In a setback for Bharti Airtel and the Vodafone-Idea, Attorney General K K Venugopal has backed the power of the telecom department to slap a Rs 3050 crore penalty on the mobile operators recommended by regulator TRAI — over the issue of interconnect provision to Reliance Jio.
Also, power of the regulator in recommending such a penalty have been upheld by the legal adviser and the joint secretary in the department of telecom, who have said the same should be imposed immediately to save any losses to the exchequer, official sources told TOI.
The AG was asked whether the department of telecom that issues licenses to mobile companies can agree with the views of the regulator and go ahead with slapping the penalty. AG also refused to draw a parallel to a case filed in the Tripura High Court by Dishnet Wireless where power of the telecom department in issuing a penalty had been questioned.
A final decision on imposing the penalty is currently being studied by the interministerial Digital Communications Commission (DCC), which is expected to conclude the matter soon.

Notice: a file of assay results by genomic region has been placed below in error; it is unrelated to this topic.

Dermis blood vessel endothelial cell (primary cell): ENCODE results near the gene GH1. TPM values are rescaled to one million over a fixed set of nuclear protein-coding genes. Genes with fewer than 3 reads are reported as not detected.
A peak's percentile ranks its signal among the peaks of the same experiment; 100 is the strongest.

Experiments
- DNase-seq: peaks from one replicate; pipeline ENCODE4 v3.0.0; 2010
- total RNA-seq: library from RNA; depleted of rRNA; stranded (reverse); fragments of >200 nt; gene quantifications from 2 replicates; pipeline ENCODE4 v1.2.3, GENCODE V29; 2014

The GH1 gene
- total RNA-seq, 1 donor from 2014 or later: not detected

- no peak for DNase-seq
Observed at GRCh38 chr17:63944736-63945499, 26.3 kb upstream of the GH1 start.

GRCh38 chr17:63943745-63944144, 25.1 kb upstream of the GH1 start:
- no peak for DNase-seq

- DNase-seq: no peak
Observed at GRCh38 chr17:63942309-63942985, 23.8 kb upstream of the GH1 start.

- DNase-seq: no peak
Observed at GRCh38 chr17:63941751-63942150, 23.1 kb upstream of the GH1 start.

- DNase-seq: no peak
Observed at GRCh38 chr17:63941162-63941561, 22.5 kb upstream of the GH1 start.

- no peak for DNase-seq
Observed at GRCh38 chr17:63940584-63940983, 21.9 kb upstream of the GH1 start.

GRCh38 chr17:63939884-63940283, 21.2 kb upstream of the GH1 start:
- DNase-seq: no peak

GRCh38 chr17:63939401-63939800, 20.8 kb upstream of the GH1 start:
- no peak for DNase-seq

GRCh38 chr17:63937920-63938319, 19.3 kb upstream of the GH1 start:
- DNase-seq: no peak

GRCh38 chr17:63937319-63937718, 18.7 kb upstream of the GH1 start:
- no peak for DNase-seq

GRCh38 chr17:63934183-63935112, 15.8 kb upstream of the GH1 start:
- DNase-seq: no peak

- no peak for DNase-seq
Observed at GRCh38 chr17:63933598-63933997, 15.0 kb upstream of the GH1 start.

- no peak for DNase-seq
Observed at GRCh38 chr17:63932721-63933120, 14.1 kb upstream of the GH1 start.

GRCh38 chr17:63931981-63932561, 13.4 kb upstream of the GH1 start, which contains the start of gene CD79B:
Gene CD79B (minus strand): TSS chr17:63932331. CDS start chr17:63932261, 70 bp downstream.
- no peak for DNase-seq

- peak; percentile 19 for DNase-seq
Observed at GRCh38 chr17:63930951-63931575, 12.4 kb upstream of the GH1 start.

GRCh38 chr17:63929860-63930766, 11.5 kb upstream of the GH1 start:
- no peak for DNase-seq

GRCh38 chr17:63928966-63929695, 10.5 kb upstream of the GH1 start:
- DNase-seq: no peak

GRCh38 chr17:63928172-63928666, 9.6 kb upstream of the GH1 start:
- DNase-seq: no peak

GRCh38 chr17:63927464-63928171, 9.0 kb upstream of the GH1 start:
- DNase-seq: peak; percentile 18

TRAI had in October 2016 recommended a penalty of Rs 1050 crore each on Airtel and Vodafone India (Rs 50 crore each in 21 telecom circles), and Rs 950 crore on Idea Cellular (Rs 50 crore each in 19 circles). Vodafone and Idea have since merged and the new entity faces a penalty of Rs 2,000 crore.
While a section of the telecom department (four members out of a committee of seven) did not agree with the views of TRAI, and said the issue should be dealt with by the Telecom Disputes Settlement and Appellate Tribunal (TDSAT), three other members had backed TRAI and said the regulator had the power to recommend a financial penalty.
They had agreed with TRAI that “non-compliance (by Airtel, Vodafone and Idea) was intentional and had ulterior motive of stifling the competition and was against the public interest.”
In its recommendation for penalty, TRAI had also said the older mobile companies had moved with the “ulterior motive to stifle competition”, which resulted in a massive depletion in quality of services on Jio network, causing huge inconvenience to its subscribers, who failed to connect calls.
Jio, which began services in September 2016, had blamed the then call failures on its network running into crores on a daily basis — on the incumbent operators, though the latter had said there was a massive asymmetry of traffic emanating from the new entrant as it was providing free calling services.―Times Of India